If you have painful or heavy periods, you may wish to consider the hormonal coil, as this is more likely to lead to lighter periods which are less painful.

Both Coils Will Affect Your Period

As Shree explains, as well as long-acting contraceptive benefits, the hormonal coil is associated with less painful periods, lighter periods and for some women, no periods at all. If you currently struggle with heavy or painful periods, this will be a welcome side effect. On the other hand, Tania says that the copper coil can make your periods heavier and last longer. “For this reason, the copper coil is better suited to someone who has lighter, regular periods.”

Having It Removed Early Has Consequences 

When it comes to removing your coil, obstetrician and gynaecologist Dr Tara Hughes says it could be worth waiting till its recommended expiry date if you want to avoid certain side effects. “When it comes to the Mirena coil, the effects on your period are likely to be similar to coming off the pill,” Tara says. “When it comes to physical and emotional symptoms, the side effects should be minimal.” However, if you do decide to take your coil out earlier than planned, especially within the first year, this can trigger more side-effects. “There are very low levels of progesterone found in the bloodstream of women with the Mirena coil, but they are highest after the first year of insertion, so removal during this time may be more noticeable,” she tells SL.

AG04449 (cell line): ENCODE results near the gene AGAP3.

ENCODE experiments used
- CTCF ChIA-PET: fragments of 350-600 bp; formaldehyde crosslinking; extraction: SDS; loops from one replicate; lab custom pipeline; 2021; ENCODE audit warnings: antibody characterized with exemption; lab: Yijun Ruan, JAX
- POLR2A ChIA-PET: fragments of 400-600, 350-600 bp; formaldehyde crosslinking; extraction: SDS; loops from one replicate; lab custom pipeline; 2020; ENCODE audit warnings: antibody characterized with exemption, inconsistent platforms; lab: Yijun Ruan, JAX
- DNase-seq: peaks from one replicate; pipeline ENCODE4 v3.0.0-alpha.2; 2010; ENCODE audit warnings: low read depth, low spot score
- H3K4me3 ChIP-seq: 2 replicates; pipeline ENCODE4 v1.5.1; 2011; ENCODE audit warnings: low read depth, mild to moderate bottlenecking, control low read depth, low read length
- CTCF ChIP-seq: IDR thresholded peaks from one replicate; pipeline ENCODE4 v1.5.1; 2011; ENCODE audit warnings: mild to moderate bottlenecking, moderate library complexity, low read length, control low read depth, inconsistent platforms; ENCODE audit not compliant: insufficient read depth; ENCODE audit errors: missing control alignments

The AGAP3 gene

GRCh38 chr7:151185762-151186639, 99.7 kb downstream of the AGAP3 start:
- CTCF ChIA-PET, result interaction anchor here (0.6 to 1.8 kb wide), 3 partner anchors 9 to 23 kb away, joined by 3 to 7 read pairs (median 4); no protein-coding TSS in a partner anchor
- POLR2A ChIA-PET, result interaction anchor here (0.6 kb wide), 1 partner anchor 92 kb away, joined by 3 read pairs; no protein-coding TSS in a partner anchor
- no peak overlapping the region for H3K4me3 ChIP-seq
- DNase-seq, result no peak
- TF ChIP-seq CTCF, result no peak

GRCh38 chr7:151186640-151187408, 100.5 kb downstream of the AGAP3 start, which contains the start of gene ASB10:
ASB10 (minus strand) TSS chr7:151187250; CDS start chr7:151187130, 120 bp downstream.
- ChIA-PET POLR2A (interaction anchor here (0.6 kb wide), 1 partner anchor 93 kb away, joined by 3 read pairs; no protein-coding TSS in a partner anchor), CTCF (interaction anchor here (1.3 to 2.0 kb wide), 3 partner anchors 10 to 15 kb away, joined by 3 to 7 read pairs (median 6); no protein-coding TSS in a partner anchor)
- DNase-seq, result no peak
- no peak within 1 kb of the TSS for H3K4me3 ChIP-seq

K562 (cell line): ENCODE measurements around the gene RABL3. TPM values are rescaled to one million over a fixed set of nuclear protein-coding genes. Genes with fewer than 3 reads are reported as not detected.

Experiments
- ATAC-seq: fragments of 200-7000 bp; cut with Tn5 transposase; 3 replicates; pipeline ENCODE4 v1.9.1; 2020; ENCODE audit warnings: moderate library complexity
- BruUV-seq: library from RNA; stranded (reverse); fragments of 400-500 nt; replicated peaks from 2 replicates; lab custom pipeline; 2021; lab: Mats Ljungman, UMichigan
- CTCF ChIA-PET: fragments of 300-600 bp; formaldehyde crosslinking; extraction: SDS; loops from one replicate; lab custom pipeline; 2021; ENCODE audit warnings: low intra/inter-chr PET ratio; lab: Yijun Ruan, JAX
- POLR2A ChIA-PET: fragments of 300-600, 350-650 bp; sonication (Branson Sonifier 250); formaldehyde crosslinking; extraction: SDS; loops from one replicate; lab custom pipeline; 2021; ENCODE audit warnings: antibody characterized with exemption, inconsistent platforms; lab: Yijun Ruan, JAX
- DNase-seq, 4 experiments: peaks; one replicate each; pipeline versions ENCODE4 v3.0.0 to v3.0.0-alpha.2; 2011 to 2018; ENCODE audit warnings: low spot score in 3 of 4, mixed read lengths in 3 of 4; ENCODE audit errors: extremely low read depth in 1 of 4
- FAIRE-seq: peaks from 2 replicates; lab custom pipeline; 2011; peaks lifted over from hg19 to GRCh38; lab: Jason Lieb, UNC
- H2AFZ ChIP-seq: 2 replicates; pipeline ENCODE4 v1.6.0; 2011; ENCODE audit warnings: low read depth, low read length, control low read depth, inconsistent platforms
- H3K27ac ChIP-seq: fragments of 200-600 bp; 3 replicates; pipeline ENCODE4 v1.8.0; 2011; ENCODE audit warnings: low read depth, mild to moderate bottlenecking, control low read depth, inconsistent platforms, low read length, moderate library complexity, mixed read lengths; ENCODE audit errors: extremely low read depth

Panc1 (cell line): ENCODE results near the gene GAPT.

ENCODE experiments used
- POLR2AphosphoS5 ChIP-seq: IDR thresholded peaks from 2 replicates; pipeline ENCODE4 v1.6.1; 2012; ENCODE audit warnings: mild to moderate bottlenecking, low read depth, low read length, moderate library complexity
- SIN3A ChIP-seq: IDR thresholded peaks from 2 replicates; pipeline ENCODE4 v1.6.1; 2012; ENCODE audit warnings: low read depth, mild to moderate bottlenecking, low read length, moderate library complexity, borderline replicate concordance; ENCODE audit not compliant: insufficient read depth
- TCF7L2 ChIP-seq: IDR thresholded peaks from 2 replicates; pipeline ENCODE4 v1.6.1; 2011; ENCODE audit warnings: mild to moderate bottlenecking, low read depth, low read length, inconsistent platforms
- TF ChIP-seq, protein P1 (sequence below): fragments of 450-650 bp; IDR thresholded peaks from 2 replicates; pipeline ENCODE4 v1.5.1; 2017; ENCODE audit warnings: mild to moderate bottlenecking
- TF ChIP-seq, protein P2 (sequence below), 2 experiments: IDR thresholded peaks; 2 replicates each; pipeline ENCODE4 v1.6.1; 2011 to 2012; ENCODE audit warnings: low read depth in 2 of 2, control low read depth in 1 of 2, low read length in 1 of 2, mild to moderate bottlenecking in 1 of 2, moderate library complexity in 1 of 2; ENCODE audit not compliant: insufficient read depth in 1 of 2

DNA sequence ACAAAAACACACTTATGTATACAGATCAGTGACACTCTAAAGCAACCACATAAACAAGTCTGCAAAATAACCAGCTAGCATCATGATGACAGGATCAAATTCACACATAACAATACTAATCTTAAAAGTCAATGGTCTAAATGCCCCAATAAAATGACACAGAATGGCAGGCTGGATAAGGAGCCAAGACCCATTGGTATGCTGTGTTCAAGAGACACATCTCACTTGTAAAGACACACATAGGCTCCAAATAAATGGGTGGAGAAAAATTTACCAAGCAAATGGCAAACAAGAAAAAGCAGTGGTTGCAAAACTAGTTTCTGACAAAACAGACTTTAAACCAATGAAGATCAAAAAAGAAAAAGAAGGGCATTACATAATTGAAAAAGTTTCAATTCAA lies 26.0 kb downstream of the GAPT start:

Your Period May Take A While To Come Back

After having the coil removed, there may be some bleeding for the first week or so. After that, however, it can take several weeks, or even months, for things to settle down. “With the Mirena coil, you should expect your period to return in one to three months. Factors such as your weight, the amount of exercise you do, stress, age and polycystic ovarian syndrome also weigh into the equation,” says Tara. Tania adds that both types of coil will make your period a little different for the initial few months. “When the copper coil is removed, your periods may become lighter, and conversely, when the hormonal coil is removed, your periods will revert to what they were like before you had the coil inserted.” Just remember that even if your periods haven’t come back after getting the coil removed, you can still get pregnant, so use protection if a baby isn’t on your radar.

Remember, Neither Protect Against STIs

Despite protecting you from pregnancy, neither coils prevent you from getting sexually transmitted infections (STIs). At the same time, there is a risk of infection after getting both types of coil fitted, so look out for changes in vaginal discharge, fever or pain in your lower abdomen. “A small number of women also get thrush with the copper coil,” says Shree, “If this happens regularly, you may want to think about an alternative form of contraception. Although uncommon, in some women, the coil can be expelled or displaced, although this tends to happen fairly soon after being fitted, so make sure your threads are in place regularly.”


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DISCLAIMER: Features published by SheerLuxe are not intended to treat, diagnose, cure or prevent any disease. Always seek the advice of your GP or another qualified healthcare provider for any questions you have regarding a medical condition, and before undertaking any diet, exercise or other health-related programme.